Sure, George Martin was the "Fifth Beatle." But in many ways, he was the first, because while John Lennon disputed his importance, Martin created the Fab Four's sound. He was a pioneer in studio technology.
Oh how surly John Lennon could be. To dispute the importance of the Beatles' studio producerGeorge Martin
... In an interview with Rolling Stone magazine in 1971, Lennon, a founding member of the band, reduced George Martin to a mere translator (not that there's anything wrong with translators).
"He would translate…" said Lennon. "If Paul wanted to use violins he would translate it for him… We would say 'play like Bach' or something, so he would put 12 bars in there."
Later in the interview Lennon complains: "People are under a delusion that they made us, when in fact we made them."
Well, there is a lot of truth in the fact that without the individual personalities of Lennon, Paul McCartney, George Harrison and Ringo Starr, and the songs they all wrote, there would have been no Beatles. And certainly no "Fifth Beatle."
But without George Martin, those young lads wouldn't have had a hope in Liverpool (not that there's anything wrong with Liverpool) of making their early records - the ones that made them "Fab" - sound they way they do.
And most of that is down to the experience and guidance Martin brought to the recordings. It was less that hepioneered new technologies,
but he and the studio engineers pioneered new ways in which existing technology was used.
Most of the Beatles albums were mixed and released in mono. Monophonic sound reproduction (monaural) is - in a finished recording - one channel of sound. So you only need one speaker to listen to the full range of sound. With stereo you can use any number of speakers to enhance a "surround sound" experience.
Stereo technology existed in the 1960s but was still largely unused, and this was the way things stayed until late in the decade when the Beatles released "Yellow Submarine," "Abbey Road," and "Let It Be."
George Martin, however, had been making records since the 1950s when he joined EMI studios.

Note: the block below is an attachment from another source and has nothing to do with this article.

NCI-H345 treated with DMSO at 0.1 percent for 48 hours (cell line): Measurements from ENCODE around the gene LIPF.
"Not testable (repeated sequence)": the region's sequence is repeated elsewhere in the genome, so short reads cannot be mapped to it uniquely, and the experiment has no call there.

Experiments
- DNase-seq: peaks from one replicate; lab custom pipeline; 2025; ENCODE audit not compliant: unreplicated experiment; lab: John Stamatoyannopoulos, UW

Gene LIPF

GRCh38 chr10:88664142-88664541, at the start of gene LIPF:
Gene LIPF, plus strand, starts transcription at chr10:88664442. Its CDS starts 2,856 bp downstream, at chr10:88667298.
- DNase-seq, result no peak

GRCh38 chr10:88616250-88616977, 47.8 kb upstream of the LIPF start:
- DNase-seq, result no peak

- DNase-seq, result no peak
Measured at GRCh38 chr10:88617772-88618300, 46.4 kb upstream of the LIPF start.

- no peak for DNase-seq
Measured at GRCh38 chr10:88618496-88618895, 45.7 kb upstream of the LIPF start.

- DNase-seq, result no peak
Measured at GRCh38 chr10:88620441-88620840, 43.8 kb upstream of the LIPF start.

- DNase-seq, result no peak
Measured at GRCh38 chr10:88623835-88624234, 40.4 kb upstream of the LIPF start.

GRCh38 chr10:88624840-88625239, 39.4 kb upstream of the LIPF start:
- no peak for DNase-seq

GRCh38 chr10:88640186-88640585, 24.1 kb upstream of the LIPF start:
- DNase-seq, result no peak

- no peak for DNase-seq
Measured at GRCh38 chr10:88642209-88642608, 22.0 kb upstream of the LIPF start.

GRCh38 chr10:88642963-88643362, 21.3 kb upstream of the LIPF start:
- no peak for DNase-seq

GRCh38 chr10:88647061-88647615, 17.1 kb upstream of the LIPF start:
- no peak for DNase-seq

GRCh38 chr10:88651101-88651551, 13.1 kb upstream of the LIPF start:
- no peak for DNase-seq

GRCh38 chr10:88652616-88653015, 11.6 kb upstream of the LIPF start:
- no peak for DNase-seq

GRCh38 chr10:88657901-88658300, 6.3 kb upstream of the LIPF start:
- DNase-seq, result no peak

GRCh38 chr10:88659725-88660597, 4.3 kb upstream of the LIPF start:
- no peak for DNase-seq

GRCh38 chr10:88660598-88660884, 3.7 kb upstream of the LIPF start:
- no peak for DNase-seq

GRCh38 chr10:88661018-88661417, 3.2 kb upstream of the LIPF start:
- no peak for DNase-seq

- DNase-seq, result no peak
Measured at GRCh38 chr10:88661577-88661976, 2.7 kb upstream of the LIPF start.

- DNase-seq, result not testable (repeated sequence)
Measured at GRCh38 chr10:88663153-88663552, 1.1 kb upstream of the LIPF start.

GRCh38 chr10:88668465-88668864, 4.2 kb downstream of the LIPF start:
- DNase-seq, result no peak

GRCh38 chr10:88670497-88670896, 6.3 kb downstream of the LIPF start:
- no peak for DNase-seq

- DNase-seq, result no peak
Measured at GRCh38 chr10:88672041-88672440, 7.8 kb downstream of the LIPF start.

"Tape was in its infancy [in the 50s]," he said in an interview published by Berklee Press of the Berklee College of Music. "[EMI] were still making records on wax, because tape had a very bad signal-to-noise ratio."
It was at EMI's Abbey Road studios, where Martin produced the first Beatles albums, "Please Please Me" and "With The Beatles." The band, like tape, was in its infancy, and had little idea about studio technology.
The first albums were recorded using two track machines - EMI's own British Tape Recorders (BTR). Two tracks was a significant technological limitation, alone for recording the harmonies for the Beatles are so well known.
Later, the albums were released in a stereo mix. This amounted to the two mono tracks being panned to various degrees of either left or right - so, for instance, you would have the vocals on one side and the bass guitar on the other. But it also revealed the level of Martin's studio production techniques.
Panning was also used creatively by the Beatles. On "A Day In The Life" Lennon's vocals were "hard-panned" (to the extreme left or right) at various points during the song.
By 1963, the first four-track machines were in use, and this made it easier to perform "overdubs" on recordings.
Overdubs were used to add string arrangements, for instance. This was an innovation that Martin, as a producer with an eye for the technology, would have pushed in the studio, especially with all the orchestration he brought to the Beatles' sound.
Their classic studio album "Sgt. Pepper" was recorded on four track machines, which allowed for complicated arrangements. It's an album replete with innovation.
Not only did "Strawberry Fields Forever" feature a Mellotron - arguably the first music sampler - but it also involved an ingenious splicing of two takes, recorded at different tempos and pitches.
The four members of the Beatles were undoubtedly curious minds, full of new ideas. But it was Martin and audio engineer Geoff Emerick who made it happen.
"It was a hassle doing it on four track, because you had to think in advance," said Martin in the Berklee Press interview.
But interestingly he also said the album wouldn't have sounded much different if they had recorded it on a 32 track digital console. This, again, highlights his ingenuity.
"I've always regarded technology as a tool," he said.
Automatic double tracking
Lennon did inspire one notable innovation, that of automatic double tracking (ADT) - although perhaps it was borne more from a desire to avoid boring studio tasks than technical advance.
He hated double tracking his parts, and asked Ken Townsend, a recording engineer at Abbey Road, to come up with a "workaround." Townsend invented ADT.
The idea is that by double tracking a part you could create a fuller sound - rarely will a human player perform the same part exactly the same twice, and so mixing the two takes achieves a "chorused" effect.
ADT simulated the effect, using tape delay with a second tape recorder, the speed of which was controlled by an oscillator. But it also became its own technique and style.
However, Martin's experience as a producer and composer in the early days of the Beatles made him their mentor. He opened the Beatles' eyes to what studio technology had to offer. After all, as Ringo Starr once said, when they started out, they were just a bunch of "shit-kickers from Liverpool."